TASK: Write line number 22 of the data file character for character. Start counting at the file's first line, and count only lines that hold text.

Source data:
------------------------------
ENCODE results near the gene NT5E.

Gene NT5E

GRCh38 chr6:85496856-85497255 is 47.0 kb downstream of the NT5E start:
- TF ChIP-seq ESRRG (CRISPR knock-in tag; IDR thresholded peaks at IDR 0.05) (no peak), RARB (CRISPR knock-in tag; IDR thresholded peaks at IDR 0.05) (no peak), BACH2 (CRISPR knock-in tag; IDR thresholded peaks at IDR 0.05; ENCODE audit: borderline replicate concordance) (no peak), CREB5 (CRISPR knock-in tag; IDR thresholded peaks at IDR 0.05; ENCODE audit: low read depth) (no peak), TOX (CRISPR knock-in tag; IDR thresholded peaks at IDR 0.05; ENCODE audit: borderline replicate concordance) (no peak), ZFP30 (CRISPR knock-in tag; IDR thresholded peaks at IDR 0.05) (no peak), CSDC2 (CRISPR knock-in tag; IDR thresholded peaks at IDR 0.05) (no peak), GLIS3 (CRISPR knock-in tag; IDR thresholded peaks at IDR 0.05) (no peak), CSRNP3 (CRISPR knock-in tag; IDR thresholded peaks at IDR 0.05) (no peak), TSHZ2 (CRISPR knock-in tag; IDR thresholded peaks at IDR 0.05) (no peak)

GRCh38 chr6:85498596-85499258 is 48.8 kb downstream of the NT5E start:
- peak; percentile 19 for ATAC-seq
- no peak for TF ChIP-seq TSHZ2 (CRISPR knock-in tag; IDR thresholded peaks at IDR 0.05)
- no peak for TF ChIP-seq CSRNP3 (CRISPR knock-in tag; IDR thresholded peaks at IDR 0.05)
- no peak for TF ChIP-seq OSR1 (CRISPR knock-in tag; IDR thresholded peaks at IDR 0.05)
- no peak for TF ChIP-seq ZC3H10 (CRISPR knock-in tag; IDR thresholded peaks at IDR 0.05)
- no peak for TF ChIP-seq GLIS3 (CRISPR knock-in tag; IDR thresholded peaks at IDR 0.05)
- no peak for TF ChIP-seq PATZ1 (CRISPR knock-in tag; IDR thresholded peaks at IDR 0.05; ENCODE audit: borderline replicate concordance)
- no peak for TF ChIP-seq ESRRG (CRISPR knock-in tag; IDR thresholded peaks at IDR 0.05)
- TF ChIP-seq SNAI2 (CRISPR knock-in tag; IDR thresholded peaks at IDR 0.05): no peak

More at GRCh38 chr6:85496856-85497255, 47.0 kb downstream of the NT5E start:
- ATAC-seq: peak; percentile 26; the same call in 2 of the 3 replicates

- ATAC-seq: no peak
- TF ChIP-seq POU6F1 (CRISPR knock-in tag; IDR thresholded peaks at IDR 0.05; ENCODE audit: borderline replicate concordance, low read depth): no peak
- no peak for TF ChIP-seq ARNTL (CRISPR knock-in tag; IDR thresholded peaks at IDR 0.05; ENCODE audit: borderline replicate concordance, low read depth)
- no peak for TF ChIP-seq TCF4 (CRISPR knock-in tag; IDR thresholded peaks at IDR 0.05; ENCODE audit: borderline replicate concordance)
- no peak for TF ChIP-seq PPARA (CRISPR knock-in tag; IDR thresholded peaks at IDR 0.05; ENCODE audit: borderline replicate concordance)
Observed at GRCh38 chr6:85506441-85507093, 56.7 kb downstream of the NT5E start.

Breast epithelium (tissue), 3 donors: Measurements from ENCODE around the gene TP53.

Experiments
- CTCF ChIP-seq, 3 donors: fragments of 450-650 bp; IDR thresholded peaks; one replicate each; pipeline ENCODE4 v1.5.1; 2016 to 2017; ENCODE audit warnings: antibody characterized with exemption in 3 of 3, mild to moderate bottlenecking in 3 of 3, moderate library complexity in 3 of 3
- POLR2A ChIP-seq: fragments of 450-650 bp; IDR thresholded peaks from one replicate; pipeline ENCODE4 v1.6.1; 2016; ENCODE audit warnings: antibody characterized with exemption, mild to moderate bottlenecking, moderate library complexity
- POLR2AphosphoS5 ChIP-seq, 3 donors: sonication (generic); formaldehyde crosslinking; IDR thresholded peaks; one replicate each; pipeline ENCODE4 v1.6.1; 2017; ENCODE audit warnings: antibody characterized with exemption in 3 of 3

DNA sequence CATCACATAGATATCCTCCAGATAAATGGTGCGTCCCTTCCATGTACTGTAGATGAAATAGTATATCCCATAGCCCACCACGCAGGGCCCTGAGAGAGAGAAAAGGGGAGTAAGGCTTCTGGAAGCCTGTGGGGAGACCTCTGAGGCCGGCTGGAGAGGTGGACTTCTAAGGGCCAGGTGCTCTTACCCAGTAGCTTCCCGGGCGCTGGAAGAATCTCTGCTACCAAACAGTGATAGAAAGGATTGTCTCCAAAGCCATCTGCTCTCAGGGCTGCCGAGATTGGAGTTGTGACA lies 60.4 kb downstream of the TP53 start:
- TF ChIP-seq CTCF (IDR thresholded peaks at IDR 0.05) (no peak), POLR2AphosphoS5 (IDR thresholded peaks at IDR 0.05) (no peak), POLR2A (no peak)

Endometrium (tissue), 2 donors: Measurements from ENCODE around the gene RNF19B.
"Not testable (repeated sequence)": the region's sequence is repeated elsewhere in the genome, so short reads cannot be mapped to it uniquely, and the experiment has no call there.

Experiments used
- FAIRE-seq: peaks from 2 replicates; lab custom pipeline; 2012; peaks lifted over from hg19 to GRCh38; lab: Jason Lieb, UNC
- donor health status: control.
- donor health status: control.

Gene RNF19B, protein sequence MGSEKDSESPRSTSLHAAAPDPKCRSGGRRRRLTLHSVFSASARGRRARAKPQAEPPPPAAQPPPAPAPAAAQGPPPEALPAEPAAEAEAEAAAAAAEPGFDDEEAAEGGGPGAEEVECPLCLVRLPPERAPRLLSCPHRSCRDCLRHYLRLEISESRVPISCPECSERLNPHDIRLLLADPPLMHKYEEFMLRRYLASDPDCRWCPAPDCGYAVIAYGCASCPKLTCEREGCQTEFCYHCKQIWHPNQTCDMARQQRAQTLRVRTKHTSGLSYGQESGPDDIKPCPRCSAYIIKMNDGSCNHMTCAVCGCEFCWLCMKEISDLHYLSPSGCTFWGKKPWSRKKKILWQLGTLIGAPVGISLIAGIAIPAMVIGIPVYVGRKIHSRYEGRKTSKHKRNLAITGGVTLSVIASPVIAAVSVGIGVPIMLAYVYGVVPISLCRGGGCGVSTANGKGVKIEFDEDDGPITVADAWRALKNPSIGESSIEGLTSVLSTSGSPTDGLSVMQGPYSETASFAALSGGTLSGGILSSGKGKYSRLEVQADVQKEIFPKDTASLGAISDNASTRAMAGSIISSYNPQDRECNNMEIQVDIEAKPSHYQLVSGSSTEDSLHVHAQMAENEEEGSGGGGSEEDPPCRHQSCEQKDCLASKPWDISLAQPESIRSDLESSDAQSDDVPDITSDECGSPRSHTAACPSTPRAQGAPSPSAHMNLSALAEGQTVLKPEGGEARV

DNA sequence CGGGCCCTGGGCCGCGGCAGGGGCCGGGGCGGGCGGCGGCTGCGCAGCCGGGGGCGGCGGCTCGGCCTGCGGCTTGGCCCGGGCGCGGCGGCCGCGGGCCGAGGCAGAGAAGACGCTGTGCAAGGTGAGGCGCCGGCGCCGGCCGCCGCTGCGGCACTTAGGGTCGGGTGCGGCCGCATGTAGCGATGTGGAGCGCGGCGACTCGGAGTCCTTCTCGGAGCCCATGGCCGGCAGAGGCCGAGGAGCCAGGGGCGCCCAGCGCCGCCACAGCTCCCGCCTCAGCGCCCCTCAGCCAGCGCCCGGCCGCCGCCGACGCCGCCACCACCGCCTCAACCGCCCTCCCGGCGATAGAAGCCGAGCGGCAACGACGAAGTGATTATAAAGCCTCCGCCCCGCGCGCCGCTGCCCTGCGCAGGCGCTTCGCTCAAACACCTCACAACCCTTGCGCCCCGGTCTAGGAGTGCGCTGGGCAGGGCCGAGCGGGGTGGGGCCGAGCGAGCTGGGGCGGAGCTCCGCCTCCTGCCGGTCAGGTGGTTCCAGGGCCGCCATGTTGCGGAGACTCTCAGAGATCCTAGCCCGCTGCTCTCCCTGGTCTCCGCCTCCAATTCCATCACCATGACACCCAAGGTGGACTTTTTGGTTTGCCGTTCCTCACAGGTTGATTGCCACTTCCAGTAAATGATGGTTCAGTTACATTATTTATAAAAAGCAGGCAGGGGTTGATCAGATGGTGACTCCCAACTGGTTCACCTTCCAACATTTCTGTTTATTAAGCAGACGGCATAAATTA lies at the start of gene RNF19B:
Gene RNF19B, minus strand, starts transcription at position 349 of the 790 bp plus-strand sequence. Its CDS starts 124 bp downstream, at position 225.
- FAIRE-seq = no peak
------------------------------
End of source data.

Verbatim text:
Observed at GRCh38 chr6:85506441-85507093, 56.7 kb downstream of the NT5E start.